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Steep risk: Parents on slide can snap tot’s leg

/ Source: contributor

When Amy Canterella’s toddler begged to ride the big slide at the playground, the Long Island mom thought the safest bet would be to ride down with her daughter on her lap. But as they were swooshing down the slide, her daughter’s giggles gave way to a scary shriek. Afterwards, Canterella’s little girl wouldn’t put any weight on her right leg.

At the hospital later, Canterella learned that her daughter, then 18 months old, had broken her shinbone when her foot got wedged up against the side of the slide. “I was horrified,” says the 33-year-old nutritionist. “I thought I was making her safer. I’d never heard this sort of thing could happen.”

As it turns out, Canterella’s experience isn’t that uncommon. After treating a spate of broken shinbones in toddlers who’d been riding on slides, Dr. John Gaffney decided to look for the cause. Gaffney, a pediatric orthopedist at Winthrop University Hospital in Mineola, N.Y., and a clinical professor at State University of New York Stony Brook, dug out all the medical records for kids he’d treated with fractured shinbones over the preceding 11 months.

Out of the 58 fractures in kids under the age of 18, he found that 13 were sustained on slides. And every one of those injuries occurred when a toddler was riding on the lap of an adult or an older sibling, Gaffney reported this month in a study published in the Journal of Pediatric Orthopedics.

“The mothers and fathers I spoke with were extremely frustrated to hear this was a possibility,” Gaffney says. “I realized then that this was something nobody knew about and all these parents wished they had known. So I decided to put a little science behind what I thought was happening.”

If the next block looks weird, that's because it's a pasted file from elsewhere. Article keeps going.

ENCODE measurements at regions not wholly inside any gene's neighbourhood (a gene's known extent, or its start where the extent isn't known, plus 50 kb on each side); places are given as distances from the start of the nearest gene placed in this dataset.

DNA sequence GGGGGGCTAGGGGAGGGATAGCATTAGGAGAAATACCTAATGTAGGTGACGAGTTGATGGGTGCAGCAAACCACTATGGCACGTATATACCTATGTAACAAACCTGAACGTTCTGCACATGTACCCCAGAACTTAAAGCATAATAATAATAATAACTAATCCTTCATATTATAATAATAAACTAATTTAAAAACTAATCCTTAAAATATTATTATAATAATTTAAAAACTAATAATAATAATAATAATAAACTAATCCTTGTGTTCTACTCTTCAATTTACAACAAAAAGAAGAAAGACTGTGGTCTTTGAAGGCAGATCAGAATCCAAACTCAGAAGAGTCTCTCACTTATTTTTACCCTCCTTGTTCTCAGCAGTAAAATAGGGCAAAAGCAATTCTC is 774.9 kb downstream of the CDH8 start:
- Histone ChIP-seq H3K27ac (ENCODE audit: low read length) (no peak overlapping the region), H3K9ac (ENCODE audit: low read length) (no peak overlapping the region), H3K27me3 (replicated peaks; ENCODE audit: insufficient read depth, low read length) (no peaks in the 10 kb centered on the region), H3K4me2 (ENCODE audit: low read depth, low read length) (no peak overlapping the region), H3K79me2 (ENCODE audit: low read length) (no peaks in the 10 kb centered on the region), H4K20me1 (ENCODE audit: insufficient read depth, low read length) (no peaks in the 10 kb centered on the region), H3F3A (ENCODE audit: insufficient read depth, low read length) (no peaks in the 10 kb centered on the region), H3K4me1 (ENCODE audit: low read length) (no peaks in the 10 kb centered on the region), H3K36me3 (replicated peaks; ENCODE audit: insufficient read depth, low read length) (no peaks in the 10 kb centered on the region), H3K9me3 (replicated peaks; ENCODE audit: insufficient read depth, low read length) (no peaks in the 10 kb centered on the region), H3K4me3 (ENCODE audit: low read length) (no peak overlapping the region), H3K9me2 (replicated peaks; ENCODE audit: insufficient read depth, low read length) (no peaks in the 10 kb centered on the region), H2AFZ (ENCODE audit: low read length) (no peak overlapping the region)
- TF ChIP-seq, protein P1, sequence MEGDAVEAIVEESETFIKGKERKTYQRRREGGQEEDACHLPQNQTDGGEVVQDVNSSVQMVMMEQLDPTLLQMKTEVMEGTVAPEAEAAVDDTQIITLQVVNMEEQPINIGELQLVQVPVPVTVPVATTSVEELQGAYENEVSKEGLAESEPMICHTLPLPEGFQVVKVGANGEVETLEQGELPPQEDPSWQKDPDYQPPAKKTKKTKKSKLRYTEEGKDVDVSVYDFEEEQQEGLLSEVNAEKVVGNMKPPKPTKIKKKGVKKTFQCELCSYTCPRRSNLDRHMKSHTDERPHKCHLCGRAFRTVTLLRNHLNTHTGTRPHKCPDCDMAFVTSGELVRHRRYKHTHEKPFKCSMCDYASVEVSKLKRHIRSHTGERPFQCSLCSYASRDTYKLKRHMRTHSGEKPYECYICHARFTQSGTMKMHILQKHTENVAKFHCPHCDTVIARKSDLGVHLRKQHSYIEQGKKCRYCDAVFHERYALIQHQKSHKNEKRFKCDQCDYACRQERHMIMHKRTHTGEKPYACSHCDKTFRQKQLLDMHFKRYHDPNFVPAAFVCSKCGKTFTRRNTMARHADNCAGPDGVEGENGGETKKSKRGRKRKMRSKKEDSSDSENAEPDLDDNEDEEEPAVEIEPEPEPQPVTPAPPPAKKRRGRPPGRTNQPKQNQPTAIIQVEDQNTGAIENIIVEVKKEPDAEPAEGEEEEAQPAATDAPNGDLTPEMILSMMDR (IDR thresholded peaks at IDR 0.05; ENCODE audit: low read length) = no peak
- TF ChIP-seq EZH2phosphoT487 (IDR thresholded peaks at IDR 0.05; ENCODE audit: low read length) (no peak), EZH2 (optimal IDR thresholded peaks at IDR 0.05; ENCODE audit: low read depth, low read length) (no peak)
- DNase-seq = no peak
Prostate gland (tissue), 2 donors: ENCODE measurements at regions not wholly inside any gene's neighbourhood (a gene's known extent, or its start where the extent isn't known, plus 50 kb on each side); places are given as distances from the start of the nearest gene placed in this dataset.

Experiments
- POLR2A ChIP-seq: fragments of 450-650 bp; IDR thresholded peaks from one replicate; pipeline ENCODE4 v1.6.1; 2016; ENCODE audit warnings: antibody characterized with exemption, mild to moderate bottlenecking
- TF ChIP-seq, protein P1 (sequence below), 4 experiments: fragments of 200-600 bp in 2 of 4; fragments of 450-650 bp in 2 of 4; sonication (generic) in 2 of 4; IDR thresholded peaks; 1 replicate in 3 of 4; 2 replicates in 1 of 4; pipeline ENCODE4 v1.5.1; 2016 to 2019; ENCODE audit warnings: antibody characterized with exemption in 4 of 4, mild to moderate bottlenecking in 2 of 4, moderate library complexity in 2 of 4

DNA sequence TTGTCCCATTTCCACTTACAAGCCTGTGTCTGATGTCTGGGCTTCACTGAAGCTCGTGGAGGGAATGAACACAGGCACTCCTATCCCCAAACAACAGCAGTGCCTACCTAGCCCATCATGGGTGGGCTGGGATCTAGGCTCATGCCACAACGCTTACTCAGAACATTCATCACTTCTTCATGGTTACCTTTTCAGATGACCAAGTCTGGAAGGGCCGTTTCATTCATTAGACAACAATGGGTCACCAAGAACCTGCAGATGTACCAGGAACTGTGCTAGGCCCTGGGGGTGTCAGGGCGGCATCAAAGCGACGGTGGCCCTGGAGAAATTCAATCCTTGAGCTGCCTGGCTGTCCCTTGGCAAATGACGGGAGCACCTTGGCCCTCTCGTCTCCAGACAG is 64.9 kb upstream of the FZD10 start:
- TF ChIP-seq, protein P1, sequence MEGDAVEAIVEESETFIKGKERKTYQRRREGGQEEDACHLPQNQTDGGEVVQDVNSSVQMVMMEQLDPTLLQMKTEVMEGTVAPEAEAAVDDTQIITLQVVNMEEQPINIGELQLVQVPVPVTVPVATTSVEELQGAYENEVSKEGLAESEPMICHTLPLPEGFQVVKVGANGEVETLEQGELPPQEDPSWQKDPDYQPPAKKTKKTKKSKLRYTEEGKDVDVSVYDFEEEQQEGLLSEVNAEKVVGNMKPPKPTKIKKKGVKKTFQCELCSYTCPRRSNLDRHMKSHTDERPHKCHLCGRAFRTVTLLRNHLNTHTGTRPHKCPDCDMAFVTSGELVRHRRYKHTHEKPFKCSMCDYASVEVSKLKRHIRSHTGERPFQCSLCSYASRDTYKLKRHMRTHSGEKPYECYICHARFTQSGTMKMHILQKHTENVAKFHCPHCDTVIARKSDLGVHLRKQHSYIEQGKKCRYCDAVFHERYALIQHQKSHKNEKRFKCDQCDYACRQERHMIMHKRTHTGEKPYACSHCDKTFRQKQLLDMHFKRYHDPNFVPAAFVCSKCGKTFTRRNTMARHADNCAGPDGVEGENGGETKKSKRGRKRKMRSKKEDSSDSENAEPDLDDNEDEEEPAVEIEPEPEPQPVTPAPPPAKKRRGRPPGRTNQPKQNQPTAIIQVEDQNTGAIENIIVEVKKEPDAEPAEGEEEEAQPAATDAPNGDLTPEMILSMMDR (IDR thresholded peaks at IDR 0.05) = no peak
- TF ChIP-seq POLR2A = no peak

Greater momentum, harder to stop

After researching the issue, Gaffney become a man with a mission. He concluded that parents shouldn’t be riding on slides with their toddlers and he wants the world to know about it.

“If a toddler is riding by himself and gets his leg stuck against the side of the slide, he can stop himself pretty easily,” Gaffney explains. “But with the parent’s weight added in, you’ve got greater velocity and momentum and it’s harder to stop.

Gaffney advises: “If the child can’t use the slide independently, then the parent should divert him to something more appropriate for his age.”

The new study shows that parents should exercise caution when thinking about riding on a slide with a toddler on their laps, says Dr. Barbara Gaines, director of trauma and injury prevention at the Children’s Hospital of Pittsburgh at the University of Pittsburgh Medical Center.

“But I’m not an all or nothing kind of person, so I’m not sure I’d say across the board that parents shouldn’t ride on slides with their children,” she adds. “Parents do need to be aware that there are risks. And I think it’s reasonable to say that they shouldn’t take the steepest slide on the playground and that they might consider other activities that would be fun for the parent and child to share.”

Gaffney wrote his paper as a way of spreading the word about the dangers of riding a slide with a toddler. Joan Mescall, another Long Island mom, has a more direct and individualized approach.

Any time she sees a mom at the park starting to mount the slide with a toddler, she walks over and tells her son’s story.

Mescall’s toddler fractured his shinbone after going down the slide on his big brother's lap.

“I was worried my son would fall off the slide if he rode by himself," she said. "So I had my 9-year-old ride down with him. It’s ironic — you think you’re going to protect them and you end up hurting them.”